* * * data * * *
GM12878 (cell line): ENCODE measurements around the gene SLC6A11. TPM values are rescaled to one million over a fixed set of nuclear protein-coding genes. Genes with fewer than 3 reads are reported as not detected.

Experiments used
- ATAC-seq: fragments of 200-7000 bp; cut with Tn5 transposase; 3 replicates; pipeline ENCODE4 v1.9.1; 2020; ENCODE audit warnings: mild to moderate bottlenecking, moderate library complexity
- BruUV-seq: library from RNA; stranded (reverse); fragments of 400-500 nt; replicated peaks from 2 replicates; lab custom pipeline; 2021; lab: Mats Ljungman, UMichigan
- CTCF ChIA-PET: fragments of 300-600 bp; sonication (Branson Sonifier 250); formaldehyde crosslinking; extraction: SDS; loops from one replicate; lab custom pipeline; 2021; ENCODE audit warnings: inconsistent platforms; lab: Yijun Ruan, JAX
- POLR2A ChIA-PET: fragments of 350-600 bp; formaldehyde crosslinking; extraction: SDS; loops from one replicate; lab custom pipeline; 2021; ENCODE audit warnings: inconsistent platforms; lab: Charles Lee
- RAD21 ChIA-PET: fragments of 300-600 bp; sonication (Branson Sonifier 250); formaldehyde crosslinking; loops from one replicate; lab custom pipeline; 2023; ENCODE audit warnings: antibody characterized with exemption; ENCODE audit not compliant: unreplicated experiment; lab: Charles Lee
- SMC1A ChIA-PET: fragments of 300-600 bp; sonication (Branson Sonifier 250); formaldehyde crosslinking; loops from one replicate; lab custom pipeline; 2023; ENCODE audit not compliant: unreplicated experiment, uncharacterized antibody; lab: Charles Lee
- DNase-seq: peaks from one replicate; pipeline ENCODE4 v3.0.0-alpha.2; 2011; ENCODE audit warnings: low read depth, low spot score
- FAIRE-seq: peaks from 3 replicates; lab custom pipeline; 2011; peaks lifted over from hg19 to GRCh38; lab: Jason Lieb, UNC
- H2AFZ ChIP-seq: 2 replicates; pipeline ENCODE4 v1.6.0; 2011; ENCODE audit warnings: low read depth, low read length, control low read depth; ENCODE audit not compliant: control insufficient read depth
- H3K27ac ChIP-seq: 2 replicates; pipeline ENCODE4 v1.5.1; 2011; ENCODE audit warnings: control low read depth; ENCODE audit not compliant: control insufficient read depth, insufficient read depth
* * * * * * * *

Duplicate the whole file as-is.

GM12878 (cell line): ENCODE measurements around the gene SLC6A11. TPM values are rescaled to one million over a fixed set of nuclear protein-coding genes. Genes with fewer than 3 reads are reported as not detected.

Experiments used
- ATAC-seq: fragments of 200-7000 bp; cut with Tn5 transposase; 3 replicates; pipeline ENCODE4 v1.9.1; 2020; ENCODE audit warnings: mild to moderate bottlenecking, moderate library complexity
- BruUV-seq: library from RNA; stranded (reverse); fragments of 400-500 nt; replicated peaks from 2 replicates; lab custom pipeline; 2021; lab: Mats Ljungman, UMichigan
- CTCF ChIA-PET: fragments of 300-600 bp; sonication (Branson Sonifier 250); formaldehyde crosslinking; extraction: SDS; loops from one replicate; lab custom pipeline; 2021; ENCODE audit warnings: inconsistent platforms; lab: Yijun Ruan, JAX
- POLR2A ChIA-PET: fragments of 350-600 bp; formaldehyde crosslinking; extraction: SDS; loops from one replicate; lab custom pipeline; 2021; ENCODE audit warnings: inconsistent platforms; lab: Charles Lee
- RAD21 ChIA-PET: fragments of 300-600 bp; sonication (Branson Sonifier 250); formaldehyde crosslinking; loops from one replicate; lab custom pipeline; 2023; ENCODE audit warnings: antibody characterized with exemption; ENCODE audit not compliant: unreplicated experiment; lab: Charles Lee
- SMC1A ChIA-PET: fragments of 300-600 bp; sonication (Branson Sonifier 250); formaldehyde crosslinking; loops from one replicate; lab custom pipeline; 2023; ENCODE audit not compliant: unreplicated experiment, uncharacterized antibody; lab: Charles Lee
- DNase-seq: peaks from one replicate; pipeline ENCODE4 v3.0.0-alpha.2; 2011; ENCODE audit warnings: low read depth, low spot score
- FAIRE-seq: peaks from 3 replicates; lab custom pipeline; 2011; peaks lifted over from hg19 to GRCh38; lab: Jason Lieb, UNC
- H2AFZ ChIP-seq: 2 replicates; pipeline ENCODE4 v1.6.0; 2011; ENCODE audit warnings: low read depth, low read length, control low read depth; ENCODE audit not compliant: control insufficient read depth
- H3K27ac ChIP-seq: 2 replicates; pipeline ENCODE4 v1.5.1; 2011; ENCODE audit warnings: control low read depth; ENCODE audit not compliant: control insufficient read depth, insufficient read depth